A Brain-Computer Interface Just Helped a Paralyzed Man Walk Again
Another promising milestone for BCIs.
There’s currently no cure for paralysis. But recent scientific endeavors show that we’re on the brink of revolutionizing treatment for people with severe spinal cord injuries.
When patients become paralyzed due to an injury, the neurological connection between their brain and limbs becomes irreparably severed. So one team of researchers designed a way to bypass damaged nerves by using a device called a brain-spine interface.
By implanting a small component beneath the skull that wirelessly connects to an external computer in a backpack, researchers were able to decode electrical signals in a patient’s brain. Then, that signal was transmitted to another device embedded in their lower spinal cord that stimulates the nerves and muscles needed for walking.
Gert-Jan Oksam, the patient who wears the brain-spine interface, simply needs to think about walking in order to move forward.
With the help of a crutch, Oksam can stand upright, walk, and climb staircases. He has been paralyzed for 12 years after a cycling accident damaged his spinal cord.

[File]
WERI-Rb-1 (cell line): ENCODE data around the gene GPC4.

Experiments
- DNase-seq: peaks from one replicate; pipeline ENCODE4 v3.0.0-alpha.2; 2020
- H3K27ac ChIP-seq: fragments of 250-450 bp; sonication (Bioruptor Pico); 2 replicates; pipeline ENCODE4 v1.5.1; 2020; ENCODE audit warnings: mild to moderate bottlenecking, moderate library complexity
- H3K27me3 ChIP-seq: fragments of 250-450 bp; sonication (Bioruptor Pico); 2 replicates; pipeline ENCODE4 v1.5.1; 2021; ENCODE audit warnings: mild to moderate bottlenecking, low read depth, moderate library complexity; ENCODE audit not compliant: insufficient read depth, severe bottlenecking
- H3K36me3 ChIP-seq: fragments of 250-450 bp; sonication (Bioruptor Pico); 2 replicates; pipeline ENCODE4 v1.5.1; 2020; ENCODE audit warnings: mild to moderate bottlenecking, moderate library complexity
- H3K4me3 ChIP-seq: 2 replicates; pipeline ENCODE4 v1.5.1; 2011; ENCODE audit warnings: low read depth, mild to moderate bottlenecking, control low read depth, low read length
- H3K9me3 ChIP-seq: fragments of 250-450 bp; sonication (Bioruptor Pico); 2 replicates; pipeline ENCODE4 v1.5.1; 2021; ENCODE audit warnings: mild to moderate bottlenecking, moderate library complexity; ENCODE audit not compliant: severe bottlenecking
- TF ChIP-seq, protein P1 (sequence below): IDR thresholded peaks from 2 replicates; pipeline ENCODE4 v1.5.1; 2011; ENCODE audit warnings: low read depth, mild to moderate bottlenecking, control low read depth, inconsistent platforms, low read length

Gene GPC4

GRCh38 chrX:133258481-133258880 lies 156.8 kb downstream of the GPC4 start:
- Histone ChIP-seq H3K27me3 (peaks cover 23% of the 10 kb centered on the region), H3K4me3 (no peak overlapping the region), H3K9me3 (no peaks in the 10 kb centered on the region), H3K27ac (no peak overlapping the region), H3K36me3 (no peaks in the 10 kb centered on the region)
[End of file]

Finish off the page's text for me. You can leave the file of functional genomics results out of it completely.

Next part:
Oksam was part of a previous clinical trial where researchers gave him just the device that stimulated his lower spinal cord. Those electrical pulses, combined with physical training, allowed him to walk, albeit with less control over his motions.
But with the help of the brain implant and external computer, combined with the spinal device, Oksam was able to walk with a more natural gait.
"Seeing him walk so naturally is so moving," researcher Grégoire Courtine of the École Polytechnique Fédérale in Lausanne (EPFL) told the BBC. "It is a paradigm shift in what was available before."
The device Oksam uses to walk is part of a larger trend in spinal cord research. Brain-computer interfaces are a relatively new technology, but researchers have been using them to help people with impaired neurological abilities restore their sense of touch, write with their minds, and control robotic limbs.
Getting these devices to patients that need them will be an ongoing challenge for scientists and doctors. But so far, the research shows that they could be a promising aide for people with otherwise irreparable injuries.
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